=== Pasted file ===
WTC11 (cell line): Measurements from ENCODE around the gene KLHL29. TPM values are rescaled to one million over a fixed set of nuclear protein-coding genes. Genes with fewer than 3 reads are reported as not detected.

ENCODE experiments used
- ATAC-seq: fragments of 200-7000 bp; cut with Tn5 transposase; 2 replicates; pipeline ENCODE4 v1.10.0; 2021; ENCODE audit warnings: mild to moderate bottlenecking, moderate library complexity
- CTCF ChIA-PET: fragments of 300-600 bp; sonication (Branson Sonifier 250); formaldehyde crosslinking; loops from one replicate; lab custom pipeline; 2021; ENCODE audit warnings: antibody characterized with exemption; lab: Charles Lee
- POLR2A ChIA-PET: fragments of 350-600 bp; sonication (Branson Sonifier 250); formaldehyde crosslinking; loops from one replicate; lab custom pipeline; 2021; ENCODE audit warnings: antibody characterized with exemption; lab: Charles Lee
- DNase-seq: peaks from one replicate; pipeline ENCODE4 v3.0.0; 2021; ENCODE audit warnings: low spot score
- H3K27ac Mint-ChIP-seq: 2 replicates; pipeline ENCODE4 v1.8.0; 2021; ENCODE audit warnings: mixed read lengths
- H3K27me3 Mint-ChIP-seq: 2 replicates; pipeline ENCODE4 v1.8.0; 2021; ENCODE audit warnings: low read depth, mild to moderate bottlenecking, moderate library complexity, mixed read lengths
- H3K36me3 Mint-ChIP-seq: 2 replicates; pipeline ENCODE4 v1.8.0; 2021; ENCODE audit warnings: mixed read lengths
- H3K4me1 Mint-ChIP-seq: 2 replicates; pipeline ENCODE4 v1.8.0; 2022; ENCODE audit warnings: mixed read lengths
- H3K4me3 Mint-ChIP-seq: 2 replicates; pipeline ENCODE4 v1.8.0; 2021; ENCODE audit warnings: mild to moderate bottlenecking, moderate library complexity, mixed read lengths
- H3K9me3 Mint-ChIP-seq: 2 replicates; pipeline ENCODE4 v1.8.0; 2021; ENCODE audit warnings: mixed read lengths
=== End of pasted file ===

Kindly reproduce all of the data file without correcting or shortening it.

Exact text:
WTC11 (cell line): Measurements from ENCODE around the gene KLHL29. TPM values are rescaled to one million over a fixed set of nuclear protein-coding genes. Genes with fewer than 3 reads are reported as not detected.

ENCODE experiments used
- ATAC-seq: fragments of 200-7000 bp; cut with Tn5 transposase; 2 replicates; pipeline ENCODE4 v1.10.0; 2021; ENCODE audit warnings: mild to moderate bottlenecking, moderate library complexity
- CTCF ChIA-PET: fragments of 300-600 bp; sonication (Branson Sonifier 250); formaldehyde crosslinking; loops from one replicate; lab custom pipeline; 2021; ENCODE audit warnings: antibody characterized with exemption; lab: Charles Lee
- POLR2A ChIA-PET: fragments of 350-600 bp; sonication (Branson Sonifier 250); formaldehyde crosslinking; loops from one replicate; lab custom pipeline; 2021; ENCODE audit warnings: antibody characterized with exemption; lab: Charles Lee
- DNase-seq: peaks from one replicate; pipeline ENCODE4 v3.0.0; 2021; ENCODE audit warnings: low spot score
- H3K27ac Mint-ChIP-seq: 2 replicates; pipeline ENCODE4 v1.8.0; 2021; ENCODE audit warnings: mixed read lengths
- H3K27me3 Mint-ChIP-seq: 2 replicates; pipeline ENCODE4 v1.8.0; 2021; ENCODE audit warnings: low read depth, mild to moderate bottlenecking, moderate library complexity, mixed read lengths
- H3K36me3 Mint-ChIP-seq: 2 replicates; pipeline ENCODE4 v1.8.0; 2021; ENCODE audit warnings: mixed read lengths
- H3K4me1 Mint-ChIP-seq: 2 replicates; pipeline ENCODE4 v1.8.0; 2022; ENCODE audit warnings: mixed read lengths
- H3K4me3 Mint-ChIP-seq: 2 replicates; pipeline ENCODE4 v1.8.0; 2021; ENCODE audit warnings: mild to moderate bottlenecking, moderate library complexity, mixed read lengths
- H3K9me3 Mint-ChIP-seq: 2 replicates; pipeline ENCODE4 v1.8.0; 2021; ENCODE audit warnings: mixed read lengths